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J Pharmacol Exp Ther. 1995 Jan;272(1):151-5.

The effect of cigarette smoking on adrenal cortical hormones.

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  • 1Department of Medicine, Dartmouth Medical School, Hanover, New Hampshire.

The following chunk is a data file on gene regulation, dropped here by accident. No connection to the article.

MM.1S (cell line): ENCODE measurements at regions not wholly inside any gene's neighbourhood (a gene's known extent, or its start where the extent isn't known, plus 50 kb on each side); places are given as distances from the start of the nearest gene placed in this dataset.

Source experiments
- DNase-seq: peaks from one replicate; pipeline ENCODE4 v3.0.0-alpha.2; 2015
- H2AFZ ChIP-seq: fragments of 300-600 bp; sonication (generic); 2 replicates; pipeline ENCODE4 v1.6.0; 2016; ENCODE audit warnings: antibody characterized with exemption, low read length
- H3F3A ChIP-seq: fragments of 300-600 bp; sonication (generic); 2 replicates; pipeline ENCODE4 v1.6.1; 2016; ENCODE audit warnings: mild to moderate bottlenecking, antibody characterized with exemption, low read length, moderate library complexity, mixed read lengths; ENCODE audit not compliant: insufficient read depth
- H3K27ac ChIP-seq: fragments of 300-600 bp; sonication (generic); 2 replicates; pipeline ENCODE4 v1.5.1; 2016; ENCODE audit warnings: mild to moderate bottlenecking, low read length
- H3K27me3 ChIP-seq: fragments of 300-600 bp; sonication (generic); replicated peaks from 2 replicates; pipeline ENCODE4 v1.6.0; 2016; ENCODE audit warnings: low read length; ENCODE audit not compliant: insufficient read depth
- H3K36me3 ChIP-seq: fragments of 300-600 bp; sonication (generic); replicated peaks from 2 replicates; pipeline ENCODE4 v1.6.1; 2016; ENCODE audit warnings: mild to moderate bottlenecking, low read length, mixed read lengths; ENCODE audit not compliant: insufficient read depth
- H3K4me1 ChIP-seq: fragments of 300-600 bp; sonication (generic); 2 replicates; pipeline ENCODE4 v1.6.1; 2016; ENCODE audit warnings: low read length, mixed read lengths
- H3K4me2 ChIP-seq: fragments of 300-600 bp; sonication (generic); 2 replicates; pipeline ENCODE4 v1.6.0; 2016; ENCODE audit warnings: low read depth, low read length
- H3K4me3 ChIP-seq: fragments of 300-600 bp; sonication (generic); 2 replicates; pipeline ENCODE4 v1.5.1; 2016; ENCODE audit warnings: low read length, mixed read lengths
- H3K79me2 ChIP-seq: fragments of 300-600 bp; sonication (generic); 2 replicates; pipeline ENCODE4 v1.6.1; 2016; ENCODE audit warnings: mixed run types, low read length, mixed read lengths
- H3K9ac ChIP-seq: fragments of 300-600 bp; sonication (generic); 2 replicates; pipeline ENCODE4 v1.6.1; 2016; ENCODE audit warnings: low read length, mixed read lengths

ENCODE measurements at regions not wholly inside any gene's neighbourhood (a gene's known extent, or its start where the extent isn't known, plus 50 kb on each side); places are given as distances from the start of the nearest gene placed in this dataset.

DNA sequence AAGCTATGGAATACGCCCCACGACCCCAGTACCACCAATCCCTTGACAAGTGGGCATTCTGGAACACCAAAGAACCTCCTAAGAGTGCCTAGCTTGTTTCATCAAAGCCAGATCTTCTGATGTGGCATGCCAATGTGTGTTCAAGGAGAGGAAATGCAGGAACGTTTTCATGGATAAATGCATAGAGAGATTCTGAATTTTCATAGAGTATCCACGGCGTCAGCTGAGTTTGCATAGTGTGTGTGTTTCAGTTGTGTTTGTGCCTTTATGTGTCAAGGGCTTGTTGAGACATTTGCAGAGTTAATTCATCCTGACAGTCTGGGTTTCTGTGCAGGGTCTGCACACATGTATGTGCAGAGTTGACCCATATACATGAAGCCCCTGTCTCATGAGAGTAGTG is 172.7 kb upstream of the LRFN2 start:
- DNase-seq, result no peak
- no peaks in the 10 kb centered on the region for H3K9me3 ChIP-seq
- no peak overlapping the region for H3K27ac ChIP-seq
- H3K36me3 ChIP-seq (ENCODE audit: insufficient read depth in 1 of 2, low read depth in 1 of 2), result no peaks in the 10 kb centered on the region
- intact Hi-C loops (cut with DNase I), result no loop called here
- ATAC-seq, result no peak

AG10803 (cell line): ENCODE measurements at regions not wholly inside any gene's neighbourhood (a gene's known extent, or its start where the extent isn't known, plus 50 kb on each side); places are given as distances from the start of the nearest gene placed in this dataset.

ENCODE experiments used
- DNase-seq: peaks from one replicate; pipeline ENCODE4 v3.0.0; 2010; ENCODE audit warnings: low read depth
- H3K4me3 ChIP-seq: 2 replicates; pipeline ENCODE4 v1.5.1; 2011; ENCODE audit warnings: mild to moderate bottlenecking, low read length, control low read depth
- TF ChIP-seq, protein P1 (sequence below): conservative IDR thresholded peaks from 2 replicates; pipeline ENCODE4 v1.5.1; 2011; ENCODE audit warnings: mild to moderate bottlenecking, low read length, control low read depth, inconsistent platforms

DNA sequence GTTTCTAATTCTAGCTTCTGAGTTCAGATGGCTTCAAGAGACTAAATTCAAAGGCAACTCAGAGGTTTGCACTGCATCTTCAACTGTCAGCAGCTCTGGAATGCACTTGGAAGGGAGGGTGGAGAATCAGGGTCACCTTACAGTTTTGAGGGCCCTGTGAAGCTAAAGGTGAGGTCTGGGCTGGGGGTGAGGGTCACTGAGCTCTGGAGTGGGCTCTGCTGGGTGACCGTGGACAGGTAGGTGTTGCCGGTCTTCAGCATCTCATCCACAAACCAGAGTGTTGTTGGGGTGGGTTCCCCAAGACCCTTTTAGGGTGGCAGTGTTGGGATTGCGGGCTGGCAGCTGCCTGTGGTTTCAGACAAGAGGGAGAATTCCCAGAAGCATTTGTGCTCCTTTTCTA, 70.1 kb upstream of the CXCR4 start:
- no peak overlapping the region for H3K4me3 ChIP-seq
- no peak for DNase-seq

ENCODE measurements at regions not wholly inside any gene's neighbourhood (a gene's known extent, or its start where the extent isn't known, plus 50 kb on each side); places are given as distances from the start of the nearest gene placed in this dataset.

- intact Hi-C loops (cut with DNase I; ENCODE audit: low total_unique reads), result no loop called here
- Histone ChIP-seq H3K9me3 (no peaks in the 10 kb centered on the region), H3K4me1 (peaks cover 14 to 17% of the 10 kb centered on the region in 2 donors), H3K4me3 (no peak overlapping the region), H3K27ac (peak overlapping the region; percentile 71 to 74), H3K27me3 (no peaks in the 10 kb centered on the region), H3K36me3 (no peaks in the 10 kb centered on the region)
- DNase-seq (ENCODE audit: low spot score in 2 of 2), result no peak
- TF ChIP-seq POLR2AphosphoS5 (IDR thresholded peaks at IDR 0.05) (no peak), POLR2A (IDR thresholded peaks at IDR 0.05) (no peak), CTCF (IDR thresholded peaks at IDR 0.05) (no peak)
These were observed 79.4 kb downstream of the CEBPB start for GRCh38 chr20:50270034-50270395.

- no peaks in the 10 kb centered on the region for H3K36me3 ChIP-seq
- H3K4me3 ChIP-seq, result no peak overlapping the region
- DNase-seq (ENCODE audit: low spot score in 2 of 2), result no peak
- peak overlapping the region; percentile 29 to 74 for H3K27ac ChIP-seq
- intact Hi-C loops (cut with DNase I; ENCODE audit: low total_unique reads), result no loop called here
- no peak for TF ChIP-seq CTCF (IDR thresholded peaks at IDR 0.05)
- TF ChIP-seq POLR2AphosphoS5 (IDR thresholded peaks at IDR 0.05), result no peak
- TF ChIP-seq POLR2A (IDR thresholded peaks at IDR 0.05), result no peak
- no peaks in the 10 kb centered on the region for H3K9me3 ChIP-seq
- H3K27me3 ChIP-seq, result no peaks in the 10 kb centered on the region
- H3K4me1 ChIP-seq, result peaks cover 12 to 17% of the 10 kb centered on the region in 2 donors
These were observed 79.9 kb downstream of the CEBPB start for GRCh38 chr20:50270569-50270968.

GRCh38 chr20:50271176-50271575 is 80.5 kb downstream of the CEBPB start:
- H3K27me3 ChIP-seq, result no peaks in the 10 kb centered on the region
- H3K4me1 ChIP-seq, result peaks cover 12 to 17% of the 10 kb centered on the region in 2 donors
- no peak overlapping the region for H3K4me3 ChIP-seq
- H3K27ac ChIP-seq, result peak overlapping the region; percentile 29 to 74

We assessed the association between cigarette smoking and basal levels of adrenal cortical hormones in 11 postmenopausal smokers and 11 postmenopausal nonsmokers and measured the acute adrenal effects of cigarettes in the smokers. After an overnight food, alcohol and tobacco fast, participants smoked or sham-smoked every hr for 8 hr and provided serum samples for hormone assay before and after every other cigarette/sham, as well as before and after a corticotropin stimulation test. The postmenopausal smokers had substantially higher basal levels of androstenedione (4.60 +/- 0.42 vs. 2.70 +/- 0.36 nmol/l, P < .05) and dihydroepiandrosterone sulfate (2.88 +/- 0.36 vs. 1.91 +/- 0.16 mumol/l, P < .05) and higher average levels of cortisol and androstenedione from 0800 to 1300 hr (351.0 +/- 17.5 vs. 295.5 +/- 17.1, nmol/l and 3.58 +/- 0.42 vs. 2.51 +/- 0.19 nmol/l, P = .03, and P < .05, respectively). There were small acute effects of individual cigarettes on the hormones, but the response to corticotropin was similar in smokers and nonsmokers. Our results indicate that cigarette smoking causes a generalized disturbance in adrenal cortical hormone levels. There is no evidence for acute tolerance to the adrenocortical affects of the hourly smoking of medium-nicotine cigarettes, but these acute effects do not explain the higher hormone levels in smokers. There is no evidence for a partial block in the cortisol synthesis pathway to explain the increased adrenal androgen levels in smokers.

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